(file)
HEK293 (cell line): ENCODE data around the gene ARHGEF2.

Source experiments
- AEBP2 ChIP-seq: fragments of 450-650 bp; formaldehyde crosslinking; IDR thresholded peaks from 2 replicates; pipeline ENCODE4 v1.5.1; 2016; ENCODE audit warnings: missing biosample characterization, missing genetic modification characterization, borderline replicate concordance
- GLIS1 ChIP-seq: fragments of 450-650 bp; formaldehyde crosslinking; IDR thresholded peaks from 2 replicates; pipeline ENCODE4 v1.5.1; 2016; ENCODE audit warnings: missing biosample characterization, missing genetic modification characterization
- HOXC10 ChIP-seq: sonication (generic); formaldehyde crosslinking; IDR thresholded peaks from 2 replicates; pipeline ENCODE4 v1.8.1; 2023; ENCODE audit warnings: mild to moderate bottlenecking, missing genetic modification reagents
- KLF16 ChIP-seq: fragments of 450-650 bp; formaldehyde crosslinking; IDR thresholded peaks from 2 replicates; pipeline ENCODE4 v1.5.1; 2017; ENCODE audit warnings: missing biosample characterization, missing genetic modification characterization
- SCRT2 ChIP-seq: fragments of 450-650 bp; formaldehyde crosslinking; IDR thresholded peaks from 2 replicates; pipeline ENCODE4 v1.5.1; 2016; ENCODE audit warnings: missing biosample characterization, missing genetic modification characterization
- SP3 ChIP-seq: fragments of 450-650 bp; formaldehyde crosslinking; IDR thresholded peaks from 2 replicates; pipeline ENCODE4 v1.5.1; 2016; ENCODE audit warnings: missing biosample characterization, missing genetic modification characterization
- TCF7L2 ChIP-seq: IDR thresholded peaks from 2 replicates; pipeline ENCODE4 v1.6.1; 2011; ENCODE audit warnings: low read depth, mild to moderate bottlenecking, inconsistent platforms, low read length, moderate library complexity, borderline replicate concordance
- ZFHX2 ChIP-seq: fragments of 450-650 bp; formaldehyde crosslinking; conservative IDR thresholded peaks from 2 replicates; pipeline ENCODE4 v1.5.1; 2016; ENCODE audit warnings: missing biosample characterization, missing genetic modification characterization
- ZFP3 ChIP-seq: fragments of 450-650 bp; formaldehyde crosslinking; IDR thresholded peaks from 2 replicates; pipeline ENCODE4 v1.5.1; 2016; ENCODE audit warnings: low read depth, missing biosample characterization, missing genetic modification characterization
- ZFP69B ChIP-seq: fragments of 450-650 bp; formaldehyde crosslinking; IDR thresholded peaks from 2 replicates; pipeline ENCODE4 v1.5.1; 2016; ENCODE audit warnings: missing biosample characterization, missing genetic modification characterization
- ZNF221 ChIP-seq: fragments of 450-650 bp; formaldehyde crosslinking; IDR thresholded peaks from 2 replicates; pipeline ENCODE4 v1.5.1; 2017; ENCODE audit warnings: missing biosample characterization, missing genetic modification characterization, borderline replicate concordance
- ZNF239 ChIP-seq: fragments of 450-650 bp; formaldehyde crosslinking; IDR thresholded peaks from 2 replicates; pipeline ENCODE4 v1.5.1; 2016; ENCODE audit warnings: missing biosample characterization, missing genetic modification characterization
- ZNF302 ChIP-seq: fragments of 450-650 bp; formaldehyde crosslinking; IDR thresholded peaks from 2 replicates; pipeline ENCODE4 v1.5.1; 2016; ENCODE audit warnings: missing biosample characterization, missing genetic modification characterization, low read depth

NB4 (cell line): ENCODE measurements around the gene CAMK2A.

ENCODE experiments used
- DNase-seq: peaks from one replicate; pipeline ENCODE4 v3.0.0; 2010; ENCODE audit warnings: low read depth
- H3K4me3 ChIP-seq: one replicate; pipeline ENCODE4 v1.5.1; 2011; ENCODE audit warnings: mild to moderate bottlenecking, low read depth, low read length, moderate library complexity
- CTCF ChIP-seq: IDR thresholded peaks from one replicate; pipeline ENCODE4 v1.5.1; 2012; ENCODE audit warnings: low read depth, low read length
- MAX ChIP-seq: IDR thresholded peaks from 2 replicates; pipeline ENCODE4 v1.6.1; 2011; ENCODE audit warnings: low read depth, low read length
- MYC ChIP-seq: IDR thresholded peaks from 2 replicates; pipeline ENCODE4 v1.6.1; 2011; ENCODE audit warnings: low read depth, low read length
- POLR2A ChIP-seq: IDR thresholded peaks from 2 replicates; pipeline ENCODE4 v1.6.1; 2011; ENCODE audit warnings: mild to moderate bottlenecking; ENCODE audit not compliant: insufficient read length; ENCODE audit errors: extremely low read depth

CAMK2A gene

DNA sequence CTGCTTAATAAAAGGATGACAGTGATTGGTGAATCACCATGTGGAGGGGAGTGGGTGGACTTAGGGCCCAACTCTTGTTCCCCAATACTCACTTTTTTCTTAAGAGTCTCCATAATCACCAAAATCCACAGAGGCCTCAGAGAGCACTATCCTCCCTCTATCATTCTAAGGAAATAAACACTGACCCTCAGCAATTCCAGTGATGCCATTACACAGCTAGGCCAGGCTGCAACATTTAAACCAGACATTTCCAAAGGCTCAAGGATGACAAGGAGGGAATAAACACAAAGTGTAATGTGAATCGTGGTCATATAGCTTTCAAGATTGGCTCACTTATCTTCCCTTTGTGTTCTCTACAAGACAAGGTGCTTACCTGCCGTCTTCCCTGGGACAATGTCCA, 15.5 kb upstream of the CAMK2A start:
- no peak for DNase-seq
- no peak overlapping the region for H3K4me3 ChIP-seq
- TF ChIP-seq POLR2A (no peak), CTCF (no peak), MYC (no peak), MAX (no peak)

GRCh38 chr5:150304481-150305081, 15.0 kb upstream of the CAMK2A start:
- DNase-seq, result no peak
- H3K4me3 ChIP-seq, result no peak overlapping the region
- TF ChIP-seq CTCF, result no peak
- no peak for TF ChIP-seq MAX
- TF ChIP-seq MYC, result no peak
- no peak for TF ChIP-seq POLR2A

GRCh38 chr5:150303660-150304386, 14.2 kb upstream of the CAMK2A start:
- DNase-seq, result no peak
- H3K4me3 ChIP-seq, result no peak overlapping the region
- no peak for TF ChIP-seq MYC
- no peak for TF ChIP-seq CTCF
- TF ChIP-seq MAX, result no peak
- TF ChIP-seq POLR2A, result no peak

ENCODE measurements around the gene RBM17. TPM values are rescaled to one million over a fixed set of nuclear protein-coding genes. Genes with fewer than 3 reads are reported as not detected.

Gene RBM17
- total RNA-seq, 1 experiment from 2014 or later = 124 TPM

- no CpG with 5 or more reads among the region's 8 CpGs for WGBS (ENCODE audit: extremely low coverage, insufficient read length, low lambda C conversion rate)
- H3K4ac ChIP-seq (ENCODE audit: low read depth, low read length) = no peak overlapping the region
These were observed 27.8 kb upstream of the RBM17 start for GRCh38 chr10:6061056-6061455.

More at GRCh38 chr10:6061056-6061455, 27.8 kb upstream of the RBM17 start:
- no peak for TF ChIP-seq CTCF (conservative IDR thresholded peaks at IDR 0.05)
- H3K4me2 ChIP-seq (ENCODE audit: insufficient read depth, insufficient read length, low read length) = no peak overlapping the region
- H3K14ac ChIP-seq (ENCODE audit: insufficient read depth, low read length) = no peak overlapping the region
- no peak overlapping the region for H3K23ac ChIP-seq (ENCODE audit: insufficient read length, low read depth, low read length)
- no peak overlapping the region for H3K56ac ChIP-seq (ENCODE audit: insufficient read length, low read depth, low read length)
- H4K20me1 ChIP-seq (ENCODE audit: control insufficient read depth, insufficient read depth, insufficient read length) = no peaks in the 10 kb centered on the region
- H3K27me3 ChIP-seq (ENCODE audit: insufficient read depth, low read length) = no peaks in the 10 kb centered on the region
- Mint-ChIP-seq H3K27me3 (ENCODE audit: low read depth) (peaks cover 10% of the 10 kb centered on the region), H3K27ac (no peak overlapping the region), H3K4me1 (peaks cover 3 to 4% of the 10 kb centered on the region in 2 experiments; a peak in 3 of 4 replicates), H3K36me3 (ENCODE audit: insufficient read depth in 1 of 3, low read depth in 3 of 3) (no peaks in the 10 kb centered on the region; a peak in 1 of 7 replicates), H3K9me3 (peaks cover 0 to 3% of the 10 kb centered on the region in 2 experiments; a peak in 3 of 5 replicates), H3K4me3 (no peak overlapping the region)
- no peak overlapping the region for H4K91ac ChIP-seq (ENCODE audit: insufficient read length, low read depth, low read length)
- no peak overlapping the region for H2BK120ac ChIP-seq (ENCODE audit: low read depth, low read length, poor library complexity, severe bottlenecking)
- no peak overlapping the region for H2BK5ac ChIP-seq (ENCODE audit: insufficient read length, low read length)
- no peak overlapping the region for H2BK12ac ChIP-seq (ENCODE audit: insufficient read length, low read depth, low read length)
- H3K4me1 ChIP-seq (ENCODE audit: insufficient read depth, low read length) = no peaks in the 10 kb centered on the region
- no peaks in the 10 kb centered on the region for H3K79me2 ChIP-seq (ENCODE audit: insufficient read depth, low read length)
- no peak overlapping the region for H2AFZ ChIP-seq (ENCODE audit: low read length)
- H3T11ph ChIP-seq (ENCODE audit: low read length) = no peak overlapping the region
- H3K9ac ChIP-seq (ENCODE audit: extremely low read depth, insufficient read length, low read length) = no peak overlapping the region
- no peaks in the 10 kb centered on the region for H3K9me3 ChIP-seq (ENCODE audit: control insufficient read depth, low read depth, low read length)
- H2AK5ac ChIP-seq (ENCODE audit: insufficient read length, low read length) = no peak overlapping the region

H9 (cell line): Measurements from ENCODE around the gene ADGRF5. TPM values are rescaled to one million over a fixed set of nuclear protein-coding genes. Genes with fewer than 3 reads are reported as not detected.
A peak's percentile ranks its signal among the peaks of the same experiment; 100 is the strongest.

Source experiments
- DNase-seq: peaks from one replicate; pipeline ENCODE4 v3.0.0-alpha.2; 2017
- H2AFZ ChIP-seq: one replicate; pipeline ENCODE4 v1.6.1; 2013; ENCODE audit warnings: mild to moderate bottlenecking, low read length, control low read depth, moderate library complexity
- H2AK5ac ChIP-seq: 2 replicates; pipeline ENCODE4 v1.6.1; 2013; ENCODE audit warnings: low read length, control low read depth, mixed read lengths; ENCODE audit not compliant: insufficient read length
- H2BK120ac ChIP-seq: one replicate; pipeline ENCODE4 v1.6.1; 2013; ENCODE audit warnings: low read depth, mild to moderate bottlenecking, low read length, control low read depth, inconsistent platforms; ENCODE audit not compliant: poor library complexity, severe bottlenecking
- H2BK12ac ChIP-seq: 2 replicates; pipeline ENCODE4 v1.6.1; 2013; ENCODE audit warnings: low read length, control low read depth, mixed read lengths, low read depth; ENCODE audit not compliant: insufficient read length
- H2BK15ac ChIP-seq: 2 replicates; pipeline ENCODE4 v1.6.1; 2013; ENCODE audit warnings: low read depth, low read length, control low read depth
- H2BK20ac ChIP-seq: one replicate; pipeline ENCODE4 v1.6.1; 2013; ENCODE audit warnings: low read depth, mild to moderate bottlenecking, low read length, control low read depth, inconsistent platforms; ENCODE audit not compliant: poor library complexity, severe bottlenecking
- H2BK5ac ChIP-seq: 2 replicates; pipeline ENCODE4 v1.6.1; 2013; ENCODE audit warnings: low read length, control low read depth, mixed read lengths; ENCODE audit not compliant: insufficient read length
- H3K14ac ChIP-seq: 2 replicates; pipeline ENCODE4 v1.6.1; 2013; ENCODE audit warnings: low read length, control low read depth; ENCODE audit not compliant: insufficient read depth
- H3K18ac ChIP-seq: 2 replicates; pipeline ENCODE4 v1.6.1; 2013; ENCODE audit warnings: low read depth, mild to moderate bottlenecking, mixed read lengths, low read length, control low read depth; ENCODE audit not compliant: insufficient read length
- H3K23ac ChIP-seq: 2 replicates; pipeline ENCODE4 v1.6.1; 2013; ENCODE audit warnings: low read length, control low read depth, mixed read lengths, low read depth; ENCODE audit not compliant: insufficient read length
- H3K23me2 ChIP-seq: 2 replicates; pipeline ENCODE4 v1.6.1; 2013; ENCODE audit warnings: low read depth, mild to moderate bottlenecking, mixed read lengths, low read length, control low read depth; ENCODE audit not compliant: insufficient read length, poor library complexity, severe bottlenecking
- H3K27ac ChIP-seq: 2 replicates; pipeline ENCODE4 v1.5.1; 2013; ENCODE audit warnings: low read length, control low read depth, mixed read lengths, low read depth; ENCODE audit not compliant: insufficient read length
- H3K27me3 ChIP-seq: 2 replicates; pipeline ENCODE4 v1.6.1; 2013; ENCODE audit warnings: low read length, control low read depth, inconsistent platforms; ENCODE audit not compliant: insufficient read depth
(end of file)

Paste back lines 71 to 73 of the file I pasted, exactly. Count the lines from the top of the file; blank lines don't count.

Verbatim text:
Source experiments
- DNase-seq: peaks from one replicate; pipeline ENCODE4 v3.0.0-alpha.2; 2017
- H2AFZ ChIP-seq: one replicate; pipeline ENCODE4 v1.6.1; 2013; ENCODE audit warnings: mild to moderate bottlenecking, low read length, control low read depth, moderate library complexity